Year: 2023 Source: Archives of Suicide Research. (2023). 27(3), 866-879. DOI: SIEC No: 20231671

We aimed to determine differences between adolescents with non-suicidal self-harm with and without a history of suicide attempt (SA). Sixty-eight adolescents with a mean age of 15.6 years (SD = 1.5) attending child and adolescent psychiatric outpatient clinics for repeated self-harm in Oslo, Norway, were included. A battery of instruments was used to assess sociodemographic information and psychopathology such as Diagnostic and Statistical Manual of Mental Disorders (DSM) diagnoses, emotional and behavioral problems, borderline symptoms, depression, hopelessness, suicidal ideation, and history of SA. Twenty-six participants (38.2%) reported a lifetime history of SA. Compared to the participants without a history of SA, those with an SA history had used a higher number of methods of self-harm and methods with higher lethality and had higher degrees of emotional and behavioral problems. They also scored higher in depressive symptoms, borderline pathology, emotional dysregulation, hopelessness, and suicidal ideation. History of SA was independently associated with perceived moderate to high risk of death on the most severe episode of self-harm (adjusted odds ratio [aOR], 15.93; 95% confidence interval [CI], 1.96-129.66), a longer duration (months) since self-harm debut (aOR, 1.07; 95% CI, 1.01-1.13), and suicidal ideation severity (aOR, 1.05; 95% CI, 1.01-1.11). Parental report of behavioral problems associated with SA suggested a strong association with externalizing problems. A combination of having a high level of psychopathology, externalizing problems, an extended history of self-harm behavior and use of more lethal self-harm methods seems to entail a significantly increased risk for making SAs among adolescents with non-suicidal self-harm.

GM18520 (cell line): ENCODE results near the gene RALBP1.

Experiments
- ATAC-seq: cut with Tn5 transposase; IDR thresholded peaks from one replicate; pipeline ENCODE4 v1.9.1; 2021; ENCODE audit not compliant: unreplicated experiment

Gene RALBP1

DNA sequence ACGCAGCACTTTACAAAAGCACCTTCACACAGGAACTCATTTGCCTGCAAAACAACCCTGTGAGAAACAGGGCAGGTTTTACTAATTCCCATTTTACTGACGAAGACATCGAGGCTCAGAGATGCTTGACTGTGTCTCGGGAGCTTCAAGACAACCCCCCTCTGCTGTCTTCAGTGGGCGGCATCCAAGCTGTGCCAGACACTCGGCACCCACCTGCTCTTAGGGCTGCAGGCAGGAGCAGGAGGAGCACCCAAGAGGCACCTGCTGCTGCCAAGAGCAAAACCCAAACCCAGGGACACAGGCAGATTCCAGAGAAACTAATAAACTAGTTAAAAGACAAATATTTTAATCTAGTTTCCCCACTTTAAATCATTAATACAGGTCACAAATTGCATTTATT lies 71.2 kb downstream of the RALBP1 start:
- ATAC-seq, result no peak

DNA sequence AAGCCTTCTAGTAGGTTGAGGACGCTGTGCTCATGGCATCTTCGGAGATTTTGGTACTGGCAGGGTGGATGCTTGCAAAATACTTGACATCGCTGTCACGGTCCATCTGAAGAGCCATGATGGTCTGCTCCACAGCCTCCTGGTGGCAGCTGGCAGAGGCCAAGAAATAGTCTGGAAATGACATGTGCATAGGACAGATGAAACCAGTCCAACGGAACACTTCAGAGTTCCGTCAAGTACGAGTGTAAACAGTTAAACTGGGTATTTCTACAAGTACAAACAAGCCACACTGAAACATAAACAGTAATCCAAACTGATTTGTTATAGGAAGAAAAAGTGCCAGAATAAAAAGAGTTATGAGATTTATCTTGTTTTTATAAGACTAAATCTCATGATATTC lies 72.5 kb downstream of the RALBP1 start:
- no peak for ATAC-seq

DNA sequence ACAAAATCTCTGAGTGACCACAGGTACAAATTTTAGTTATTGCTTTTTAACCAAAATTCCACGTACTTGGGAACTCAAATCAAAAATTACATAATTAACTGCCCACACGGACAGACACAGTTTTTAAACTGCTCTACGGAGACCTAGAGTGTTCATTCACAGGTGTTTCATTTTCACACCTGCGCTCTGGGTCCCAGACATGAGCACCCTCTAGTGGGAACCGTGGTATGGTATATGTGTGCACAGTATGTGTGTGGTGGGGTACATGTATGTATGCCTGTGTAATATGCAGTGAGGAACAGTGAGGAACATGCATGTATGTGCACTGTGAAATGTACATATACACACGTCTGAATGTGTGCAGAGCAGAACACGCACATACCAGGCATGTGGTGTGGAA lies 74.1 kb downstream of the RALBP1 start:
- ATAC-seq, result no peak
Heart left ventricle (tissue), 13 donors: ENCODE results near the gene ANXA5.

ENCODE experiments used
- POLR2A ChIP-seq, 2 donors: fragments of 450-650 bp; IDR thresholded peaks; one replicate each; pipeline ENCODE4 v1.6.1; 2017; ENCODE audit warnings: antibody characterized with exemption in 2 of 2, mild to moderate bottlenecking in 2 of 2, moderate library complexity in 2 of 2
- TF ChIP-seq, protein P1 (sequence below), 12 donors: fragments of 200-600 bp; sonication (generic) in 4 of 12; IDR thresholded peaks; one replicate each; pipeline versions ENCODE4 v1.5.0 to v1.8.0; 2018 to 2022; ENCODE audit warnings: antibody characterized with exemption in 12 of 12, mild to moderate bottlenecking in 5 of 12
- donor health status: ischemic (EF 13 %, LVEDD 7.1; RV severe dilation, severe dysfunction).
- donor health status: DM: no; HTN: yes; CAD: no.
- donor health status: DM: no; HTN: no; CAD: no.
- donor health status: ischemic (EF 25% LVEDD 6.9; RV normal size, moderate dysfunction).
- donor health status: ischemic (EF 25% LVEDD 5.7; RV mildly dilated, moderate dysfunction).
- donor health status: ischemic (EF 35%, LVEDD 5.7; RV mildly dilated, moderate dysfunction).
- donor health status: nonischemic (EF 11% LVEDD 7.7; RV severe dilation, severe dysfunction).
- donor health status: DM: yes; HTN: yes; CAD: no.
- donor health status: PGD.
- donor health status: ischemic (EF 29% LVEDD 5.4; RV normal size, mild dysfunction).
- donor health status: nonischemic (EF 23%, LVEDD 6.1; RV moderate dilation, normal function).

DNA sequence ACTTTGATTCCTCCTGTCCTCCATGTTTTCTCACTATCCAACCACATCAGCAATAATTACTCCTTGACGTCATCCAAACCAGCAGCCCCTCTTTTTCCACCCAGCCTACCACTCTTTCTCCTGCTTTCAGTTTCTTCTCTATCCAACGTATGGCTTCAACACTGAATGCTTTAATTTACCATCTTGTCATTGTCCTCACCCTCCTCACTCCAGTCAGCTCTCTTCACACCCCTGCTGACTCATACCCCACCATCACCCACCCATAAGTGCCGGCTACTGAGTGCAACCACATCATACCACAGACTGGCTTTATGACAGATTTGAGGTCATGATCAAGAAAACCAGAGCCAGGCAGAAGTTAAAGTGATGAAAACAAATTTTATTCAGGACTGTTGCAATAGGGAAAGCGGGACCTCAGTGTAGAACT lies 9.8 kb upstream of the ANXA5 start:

HIGHLIGHTS: Non-suicidal self-harm (NSSH) with suicide attempt may be distinctive from NSSH without suicide attempt. Adolescents with NSSH with suicide attempt had relatively greater psychopathology. Protracted/lethal self-harm methods and externalizing problems indicate comorbidity.